Tuesday, March 16, 2010

Gir lions thrive but tigers get lion's share of Central funds

Gir lions thrive but tigers get lion's share of Central funds
DNA By Jumana Shah

The population of tigers in India has continued to shrink despite infusion of huge funds into efforts for their conservation. No such funds have been available for lion conservation. Yet, the population of the Asiatic lions in the Gir forests — which, incidentally, is their last surviving abode — has continued to increase.

The lion census scheduled next month would be the latest exercise to arrive at an estimate of the lion population in the Gir region. Though the results of the census will be known only after a few months, it is estimated that lion population in the region has increased by nearly 20%. This would take the figure for the number of lions in Gir to approximately 425.

The last census in 2005 had estimated the population of lions to be around 359. If the next census indicates that lion numbers had increased by nearly 20%, lion conservation in Gujarat would become one of the biggest success stories of conservation.

Moreover, this rise in lion numbers would have come at a time when tiger population in neighbouring states (Madhya Pradesh, Rajasthan and Maharashtra) have plummeted despite the huge amounts spent on their conservation.

In Gujarat, on the other hand, lion numbers have increased despite the paltry sum allocated by the Union government for their conservation. Chief conservator of forests, MM Sharma, who is currently in-charge of Junagadh wildlife circle, told DNA that around Rs70 lakh was sanctioned by the Centre for lion conservation in 2009.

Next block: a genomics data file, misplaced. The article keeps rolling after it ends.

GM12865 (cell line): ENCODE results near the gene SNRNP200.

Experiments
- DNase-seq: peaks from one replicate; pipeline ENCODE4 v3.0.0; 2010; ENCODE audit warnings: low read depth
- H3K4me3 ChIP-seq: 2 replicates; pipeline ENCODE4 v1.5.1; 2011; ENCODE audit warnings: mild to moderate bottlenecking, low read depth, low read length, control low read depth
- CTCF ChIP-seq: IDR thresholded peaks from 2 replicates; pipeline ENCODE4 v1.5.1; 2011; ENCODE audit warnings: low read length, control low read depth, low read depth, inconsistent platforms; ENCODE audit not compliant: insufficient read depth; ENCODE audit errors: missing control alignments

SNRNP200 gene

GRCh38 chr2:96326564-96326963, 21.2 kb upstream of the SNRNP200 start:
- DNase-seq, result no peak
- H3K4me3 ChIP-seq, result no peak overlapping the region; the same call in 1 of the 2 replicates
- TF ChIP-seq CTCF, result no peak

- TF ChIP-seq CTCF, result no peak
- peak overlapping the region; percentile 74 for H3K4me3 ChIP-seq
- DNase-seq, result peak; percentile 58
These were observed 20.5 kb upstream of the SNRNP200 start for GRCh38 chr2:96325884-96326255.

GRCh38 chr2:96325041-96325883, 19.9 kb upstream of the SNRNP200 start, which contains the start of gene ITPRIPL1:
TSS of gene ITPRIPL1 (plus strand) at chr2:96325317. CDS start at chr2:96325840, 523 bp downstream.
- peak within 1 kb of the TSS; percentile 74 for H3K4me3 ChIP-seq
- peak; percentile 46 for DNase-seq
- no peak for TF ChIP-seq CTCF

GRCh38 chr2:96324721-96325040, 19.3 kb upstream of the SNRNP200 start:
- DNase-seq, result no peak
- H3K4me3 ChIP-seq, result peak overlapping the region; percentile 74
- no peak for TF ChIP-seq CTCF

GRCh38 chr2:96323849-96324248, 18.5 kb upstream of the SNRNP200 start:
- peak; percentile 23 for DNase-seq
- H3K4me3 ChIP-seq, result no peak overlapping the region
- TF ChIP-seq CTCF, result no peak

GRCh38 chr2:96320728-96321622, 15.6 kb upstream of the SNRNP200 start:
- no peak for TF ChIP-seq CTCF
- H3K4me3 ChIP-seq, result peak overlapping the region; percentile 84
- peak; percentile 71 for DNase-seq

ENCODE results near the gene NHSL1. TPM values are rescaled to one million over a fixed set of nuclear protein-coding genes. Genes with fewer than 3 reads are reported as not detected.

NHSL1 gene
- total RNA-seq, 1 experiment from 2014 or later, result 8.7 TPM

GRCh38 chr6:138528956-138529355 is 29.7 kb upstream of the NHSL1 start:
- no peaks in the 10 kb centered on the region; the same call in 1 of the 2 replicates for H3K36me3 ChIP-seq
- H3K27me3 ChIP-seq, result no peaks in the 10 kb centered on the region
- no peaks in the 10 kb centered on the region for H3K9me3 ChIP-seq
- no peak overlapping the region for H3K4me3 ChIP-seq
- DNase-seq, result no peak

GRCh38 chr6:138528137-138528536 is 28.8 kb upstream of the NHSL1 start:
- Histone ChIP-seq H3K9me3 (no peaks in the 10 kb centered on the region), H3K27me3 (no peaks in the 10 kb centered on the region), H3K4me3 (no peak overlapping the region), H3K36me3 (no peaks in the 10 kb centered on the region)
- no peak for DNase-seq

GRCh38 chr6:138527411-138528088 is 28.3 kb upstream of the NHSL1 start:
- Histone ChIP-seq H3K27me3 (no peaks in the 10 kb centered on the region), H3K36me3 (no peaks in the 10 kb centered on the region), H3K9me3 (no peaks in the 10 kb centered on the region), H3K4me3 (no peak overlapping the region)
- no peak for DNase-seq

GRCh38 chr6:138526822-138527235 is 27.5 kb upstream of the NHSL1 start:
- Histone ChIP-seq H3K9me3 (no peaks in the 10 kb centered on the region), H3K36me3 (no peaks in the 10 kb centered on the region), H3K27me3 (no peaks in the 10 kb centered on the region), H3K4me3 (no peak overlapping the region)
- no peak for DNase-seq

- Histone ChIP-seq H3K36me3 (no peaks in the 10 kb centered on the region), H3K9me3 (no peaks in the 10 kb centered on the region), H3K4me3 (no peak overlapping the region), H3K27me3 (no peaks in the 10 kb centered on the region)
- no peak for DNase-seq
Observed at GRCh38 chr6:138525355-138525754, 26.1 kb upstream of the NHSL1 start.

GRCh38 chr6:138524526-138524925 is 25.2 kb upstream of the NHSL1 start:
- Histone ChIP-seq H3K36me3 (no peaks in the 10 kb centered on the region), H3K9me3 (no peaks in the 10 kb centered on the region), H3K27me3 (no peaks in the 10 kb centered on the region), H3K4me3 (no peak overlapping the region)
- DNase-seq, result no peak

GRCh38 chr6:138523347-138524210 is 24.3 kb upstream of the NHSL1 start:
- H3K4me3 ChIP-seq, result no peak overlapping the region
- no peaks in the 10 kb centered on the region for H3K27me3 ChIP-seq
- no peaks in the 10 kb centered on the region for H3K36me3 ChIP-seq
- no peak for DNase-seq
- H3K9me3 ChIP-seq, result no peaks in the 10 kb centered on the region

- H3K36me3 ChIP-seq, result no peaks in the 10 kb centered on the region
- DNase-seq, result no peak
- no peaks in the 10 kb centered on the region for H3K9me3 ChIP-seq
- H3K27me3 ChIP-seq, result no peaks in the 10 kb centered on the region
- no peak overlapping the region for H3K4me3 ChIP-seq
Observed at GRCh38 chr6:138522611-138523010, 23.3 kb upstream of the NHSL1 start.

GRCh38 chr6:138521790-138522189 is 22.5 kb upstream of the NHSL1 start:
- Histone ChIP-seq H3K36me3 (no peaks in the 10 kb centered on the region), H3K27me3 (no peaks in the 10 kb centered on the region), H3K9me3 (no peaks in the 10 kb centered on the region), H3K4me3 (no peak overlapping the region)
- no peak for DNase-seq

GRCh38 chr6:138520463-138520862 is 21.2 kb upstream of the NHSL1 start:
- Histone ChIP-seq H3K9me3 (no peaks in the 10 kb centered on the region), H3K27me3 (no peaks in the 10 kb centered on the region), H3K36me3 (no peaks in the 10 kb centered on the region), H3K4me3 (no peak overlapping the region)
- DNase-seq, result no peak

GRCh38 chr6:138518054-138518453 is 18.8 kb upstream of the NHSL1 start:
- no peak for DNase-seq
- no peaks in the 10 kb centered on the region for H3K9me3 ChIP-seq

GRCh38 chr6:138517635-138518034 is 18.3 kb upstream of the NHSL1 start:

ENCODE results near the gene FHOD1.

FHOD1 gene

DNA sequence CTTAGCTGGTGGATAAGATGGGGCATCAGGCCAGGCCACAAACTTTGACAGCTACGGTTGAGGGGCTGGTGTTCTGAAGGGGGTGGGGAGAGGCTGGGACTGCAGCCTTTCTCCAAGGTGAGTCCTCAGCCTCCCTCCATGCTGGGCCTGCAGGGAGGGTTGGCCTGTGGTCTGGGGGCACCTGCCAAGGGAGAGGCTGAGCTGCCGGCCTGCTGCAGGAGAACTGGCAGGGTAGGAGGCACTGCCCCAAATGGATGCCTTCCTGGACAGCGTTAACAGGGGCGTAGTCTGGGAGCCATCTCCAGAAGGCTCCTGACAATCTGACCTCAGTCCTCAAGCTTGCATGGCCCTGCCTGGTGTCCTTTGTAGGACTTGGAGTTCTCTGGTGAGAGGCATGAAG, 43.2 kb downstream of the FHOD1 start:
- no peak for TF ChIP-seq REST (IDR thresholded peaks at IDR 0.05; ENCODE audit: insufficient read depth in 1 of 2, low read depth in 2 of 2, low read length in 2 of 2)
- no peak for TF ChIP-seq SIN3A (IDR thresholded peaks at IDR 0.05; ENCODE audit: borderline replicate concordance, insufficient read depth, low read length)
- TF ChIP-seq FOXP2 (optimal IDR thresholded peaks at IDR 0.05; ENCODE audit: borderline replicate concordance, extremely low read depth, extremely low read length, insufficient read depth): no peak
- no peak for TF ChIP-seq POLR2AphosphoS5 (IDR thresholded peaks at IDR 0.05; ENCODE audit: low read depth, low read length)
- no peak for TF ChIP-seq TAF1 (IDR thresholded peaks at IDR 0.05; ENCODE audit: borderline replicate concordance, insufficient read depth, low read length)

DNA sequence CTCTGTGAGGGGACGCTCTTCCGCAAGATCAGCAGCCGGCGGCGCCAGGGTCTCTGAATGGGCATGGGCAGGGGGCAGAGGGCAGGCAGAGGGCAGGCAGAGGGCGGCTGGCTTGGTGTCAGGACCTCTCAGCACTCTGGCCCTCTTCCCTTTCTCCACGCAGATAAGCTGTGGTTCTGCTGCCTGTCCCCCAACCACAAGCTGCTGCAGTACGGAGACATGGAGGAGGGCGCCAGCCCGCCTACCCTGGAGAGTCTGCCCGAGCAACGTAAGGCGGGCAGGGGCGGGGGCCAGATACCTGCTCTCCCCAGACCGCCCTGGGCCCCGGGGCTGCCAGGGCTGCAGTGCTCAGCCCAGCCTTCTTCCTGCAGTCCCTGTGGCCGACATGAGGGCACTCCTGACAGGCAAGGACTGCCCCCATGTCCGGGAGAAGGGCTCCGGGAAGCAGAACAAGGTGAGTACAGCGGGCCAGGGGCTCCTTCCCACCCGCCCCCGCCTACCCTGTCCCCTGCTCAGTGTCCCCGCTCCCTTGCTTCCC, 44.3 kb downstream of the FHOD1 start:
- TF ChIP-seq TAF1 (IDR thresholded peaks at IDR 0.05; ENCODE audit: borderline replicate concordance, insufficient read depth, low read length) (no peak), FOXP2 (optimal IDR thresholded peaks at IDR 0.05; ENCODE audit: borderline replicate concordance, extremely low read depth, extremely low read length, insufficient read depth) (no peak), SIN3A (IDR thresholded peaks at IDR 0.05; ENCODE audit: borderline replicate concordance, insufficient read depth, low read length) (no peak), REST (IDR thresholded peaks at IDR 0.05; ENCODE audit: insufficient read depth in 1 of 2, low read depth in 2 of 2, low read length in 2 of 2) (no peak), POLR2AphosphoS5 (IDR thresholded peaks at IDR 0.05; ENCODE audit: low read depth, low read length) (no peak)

This is in sharp contrast to the crores spent on the tiger. "Just one Mumbai-based trust has donated over Rs81 lakh for tiger conservation this year," Sharma said. Gujarat's success story has been possible mainly because of the support of the local population.

"Gujarat deserves a pat on the back for the wonderful upkeep of lions," says Yadvendra Jhala, faculty at the Wildlife Institute of India. "The story may have been completely different if the lions had been in any other state. The people here are extremely tolerant to such a huge carnivore in their midst." Jhala was part of the tiger census team. "People here are mostly vegetarians," he said. "So the lions' prey-base has not been poached upon by the residents."

Despite the remarkable success, lion conservation in Gujarat still faces some big challenges. The lions' natural habitat — the Gir forests — is shrinking, mainly because of the growth in human population. In fact, it is shrinking faster than ever before.

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